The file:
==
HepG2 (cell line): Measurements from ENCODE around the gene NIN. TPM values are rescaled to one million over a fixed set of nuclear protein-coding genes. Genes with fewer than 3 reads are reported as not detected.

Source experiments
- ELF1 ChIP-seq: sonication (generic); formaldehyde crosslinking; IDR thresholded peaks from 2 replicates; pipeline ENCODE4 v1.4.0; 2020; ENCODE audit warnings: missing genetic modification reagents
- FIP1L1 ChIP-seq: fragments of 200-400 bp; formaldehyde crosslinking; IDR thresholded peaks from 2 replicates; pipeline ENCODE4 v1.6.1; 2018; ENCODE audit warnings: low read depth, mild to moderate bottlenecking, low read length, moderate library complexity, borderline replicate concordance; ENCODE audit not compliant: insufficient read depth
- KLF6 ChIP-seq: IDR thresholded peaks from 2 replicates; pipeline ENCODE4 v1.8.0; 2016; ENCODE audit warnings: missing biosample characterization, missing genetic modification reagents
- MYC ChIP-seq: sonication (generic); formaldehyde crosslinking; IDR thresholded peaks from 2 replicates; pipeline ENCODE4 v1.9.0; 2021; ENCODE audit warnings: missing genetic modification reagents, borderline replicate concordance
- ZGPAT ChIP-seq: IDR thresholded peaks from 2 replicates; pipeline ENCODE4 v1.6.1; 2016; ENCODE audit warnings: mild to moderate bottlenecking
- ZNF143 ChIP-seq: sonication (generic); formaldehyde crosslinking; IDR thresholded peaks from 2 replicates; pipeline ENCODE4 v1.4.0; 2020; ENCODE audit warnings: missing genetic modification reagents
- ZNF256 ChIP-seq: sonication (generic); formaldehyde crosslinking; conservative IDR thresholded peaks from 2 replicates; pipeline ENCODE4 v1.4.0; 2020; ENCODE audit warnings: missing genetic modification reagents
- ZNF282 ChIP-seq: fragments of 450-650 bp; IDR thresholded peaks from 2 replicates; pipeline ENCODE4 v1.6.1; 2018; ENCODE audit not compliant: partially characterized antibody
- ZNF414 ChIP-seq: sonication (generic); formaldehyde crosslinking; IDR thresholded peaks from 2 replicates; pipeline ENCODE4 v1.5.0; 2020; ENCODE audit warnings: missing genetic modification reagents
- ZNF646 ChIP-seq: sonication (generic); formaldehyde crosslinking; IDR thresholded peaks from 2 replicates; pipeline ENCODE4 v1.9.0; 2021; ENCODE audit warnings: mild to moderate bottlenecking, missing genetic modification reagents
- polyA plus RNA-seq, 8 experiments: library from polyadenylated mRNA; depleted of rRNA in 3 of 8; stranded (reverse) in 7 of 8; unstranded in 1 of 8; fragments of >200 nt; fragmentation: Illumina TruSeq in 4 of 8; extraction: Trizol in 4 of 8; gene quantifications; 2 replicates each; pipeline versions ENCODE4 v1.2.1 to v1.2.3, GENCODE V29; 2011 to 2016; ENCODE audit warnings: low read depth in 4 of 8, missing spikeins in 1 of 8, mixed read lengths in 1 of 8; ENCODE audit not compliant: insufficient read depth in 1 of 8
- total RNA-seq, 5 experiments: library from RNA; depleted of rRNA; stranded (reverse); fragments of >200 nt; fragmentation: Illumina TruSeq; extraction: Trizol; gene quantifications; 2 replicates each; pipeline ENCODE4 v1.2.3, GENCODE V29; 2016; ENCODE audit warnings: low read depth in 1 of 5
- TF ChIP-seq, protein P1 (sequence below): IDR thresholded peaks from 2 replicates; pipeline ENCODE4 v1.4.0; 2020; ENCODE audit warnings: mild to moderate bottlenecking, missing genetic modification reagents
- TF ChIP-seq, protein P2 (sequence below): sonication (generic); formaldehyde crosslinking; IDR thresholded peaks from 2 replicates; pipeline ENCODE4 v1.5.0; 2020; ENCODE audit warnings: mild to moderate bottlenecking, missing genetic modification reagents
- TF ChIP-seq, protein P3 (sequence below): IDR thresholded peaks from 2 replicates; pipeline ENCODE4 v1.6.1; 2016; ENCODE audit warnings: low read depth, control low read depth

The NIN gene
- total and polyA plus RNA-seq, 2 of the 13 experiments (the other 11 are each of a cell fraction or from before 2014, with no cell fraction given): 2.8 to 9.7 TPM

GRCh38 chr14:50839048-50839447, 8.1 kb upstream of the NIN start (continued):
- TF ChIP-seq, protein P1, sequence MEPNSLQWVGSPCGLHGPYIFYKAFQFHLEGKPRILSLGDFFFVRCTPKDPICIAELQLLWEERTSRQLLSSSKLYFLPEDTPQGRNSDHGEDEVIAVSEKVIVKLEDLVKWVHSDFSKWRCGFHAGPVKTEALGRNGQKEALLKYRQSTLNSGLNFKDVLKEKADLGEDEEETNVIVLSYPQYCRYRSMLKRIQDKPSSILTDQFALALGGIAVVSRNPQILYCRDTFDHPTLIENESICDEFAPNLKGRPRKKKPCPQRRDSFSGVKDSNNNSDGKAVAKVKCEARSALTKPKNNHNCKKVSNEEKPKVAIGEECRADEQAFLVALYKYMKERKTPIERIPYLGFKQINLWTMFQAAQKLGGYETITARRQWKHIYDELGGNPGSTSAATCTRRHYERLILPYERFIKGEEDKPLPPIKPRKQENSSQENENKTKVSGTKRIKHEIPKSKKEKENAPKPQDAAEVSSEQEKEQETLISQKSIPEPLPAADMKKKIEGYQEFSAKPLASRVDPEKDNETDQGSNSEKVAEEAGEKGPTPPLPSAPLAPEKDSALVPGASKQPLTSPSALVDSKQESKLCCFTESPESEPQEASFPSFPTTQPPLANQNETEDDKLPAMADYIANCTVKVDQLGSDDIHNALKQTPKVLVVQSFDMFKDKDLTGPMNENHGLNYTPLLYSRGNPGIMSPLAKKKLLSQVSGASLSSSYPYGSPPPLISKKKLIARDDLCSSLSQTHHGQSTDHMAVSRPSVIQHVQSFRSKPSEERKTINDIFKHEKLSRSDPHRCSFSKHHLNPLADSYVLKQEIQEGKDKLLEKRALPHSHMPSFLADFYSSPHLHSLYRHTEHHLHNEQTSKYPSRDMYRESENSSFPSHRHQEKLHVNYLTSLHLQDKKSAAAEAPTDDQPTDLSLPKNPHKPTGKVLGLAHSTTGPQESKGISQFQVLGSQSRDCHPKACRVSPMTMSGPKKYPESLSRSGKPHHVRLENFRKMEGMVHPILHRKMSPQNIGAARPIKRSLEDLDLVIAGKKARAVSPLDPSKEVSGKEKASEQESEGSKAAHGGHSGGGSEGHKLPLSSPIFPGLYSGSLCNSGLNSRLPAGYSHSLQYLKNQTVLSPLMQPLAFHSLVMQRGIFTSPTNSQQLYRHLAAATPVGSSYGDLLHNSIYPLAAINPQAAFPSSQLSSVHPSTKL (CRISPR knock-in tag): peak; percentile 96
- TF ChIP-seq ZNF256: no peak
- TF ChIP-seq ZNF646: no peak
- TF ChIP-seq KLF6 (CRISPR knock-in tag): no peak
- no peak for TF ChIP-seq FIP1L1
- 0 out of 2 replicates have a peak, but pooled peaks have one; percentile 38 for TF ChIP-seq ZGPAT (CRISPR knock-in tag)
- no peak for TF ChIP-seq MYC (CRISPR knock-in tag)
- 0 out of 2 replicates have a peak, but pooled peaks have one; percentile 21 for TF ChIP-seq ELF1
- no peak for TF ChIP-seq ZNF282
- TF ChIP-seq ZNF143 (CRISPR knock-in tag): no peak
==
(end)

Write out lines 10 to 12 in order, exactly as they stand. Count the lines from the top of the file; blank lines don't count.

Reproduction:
- ZNF282 ChIP-seq: fragments of 450-650 bp; IDR thresholded peaks from 2 replicates; pipeline ENCODE4 v1.6.1; 2018; ENCODE audit not compliant: partially characterized antibody
- ZNF414 ChIP-seq: sonication (generic); formaldehyde crosslinking; IDR thresholded peaks from 2 replicates; pipeline ENCODE4 v1.5.0; 2020; ENCODE audit warnings: missing genetic modification reagents
- ZNF646 ChIP-seq: sonication (generic); formaldehyde crosslinking; IDR thresholded peaks from 2 replicates; pipeline ENCODE4 v1.9.0; 2021; ENCODE audit warnings: mild to moderate bottlenecking, missing genetic modification reagents